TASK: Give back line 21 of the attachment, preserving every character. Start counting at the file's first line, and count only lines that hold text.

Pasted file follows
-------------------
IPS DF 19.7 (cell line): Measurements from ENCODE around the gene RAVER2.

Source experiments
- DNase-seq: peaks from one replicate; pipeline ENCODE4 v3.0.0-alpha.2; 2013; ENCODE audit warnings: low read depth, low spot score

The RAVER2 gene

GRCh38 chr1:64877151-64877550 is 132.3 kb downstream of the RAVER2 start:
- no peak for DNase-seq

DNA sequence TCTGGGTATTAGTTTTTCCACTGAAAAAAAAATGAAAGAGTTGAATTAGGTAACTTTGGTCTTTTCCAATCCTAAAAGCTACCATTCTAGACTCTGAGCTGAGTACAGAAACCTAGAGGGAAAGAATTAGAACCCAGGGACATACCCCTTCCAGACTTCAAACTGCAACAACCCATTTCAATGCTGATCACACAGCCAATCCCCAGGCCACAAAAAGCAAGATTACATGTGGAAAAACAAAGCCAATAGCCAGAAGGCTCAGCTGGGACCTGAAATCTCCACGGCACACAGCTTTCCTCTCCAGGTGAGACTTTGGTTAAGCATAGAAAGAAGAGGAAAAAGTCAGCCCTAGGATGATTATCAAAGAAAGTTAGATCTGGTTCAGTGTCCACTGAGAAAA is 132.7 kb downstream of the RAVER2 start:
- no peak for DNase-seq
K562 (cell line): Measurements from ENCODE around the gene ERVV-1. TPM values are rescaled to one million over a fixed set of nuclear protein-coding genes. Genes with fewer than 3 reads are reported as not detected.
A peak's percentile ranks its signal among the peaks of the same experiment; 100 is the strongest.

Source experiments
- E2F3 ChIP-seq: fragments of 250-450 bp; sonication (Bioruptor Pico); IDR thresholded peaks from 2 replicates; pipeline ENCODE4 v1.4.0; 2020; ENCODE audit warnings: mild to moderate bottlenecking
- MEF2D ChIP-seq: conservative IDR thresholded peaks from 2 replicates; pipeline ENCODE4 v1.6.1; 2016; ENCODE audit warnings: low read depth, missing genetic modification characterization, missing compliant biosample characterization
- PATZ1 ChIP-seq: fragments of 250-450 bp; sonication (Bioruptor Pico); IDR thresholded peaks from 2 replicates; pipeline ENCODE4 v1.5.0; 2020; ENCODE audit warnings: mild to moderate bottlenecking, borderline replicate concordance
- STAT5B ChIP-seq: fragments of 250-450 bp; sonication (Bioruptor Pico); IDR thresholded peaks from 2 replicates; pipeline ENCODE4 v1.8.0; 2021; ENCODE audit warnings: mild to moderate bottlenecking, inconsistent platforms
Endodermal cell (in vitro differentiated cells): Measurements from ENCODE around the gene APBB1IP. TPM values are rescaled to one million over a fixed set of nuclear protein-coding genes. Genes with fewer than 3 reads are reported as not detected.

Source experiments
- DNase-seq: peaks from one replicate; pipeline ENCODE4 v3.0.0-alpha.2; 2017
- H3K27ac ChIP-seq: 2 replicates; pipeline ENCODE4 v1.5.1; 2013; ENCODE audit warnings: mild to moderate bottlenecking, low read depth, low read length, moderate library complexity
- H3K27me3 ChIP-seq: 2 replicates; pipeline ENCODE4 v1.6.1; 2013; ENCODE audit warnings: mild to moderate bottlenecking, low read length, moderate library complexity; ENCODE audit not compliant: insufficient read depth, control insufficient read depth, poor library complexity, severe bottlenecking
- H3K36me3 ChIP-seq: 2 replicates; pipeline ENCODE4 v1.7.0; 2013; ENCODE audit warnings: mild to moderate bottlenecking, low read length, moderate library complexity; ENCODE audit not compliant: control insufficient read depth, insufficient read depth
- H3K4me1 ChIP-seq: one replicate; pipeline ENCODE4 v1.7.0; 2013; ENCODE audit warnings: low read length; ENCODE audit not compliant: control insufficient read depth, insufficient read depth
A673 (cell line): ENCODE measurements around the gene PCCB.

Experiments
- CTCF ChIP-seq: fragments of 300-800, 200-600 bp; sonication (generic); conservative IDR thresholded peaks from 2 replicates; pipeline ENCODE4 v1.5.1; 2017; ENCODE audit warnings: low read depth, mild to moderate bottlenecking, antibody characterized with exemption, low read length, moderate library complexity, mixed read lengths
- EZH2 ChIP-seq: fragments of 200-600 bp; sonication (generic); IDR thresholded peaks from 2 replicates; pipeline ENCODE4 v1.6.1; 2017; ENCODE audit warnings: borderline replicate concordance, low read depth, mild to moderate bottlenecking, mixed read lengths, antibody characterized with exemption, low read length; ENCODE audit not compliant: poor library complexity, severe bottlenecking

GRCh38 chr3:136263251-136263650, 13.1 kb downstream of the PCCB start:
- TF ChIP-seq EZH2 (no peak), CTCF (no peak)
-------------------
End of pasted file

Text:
- H3K36me3 ChIP-seq: 2 replicates; pipeline ENCODE4 v1.7.0; 2013; ENCODE audit warnings: mild to moderate bottlenecking, low read length, moderate library complexity; ENCODE audit not compliant: control insufficient read depth, insufficient read depth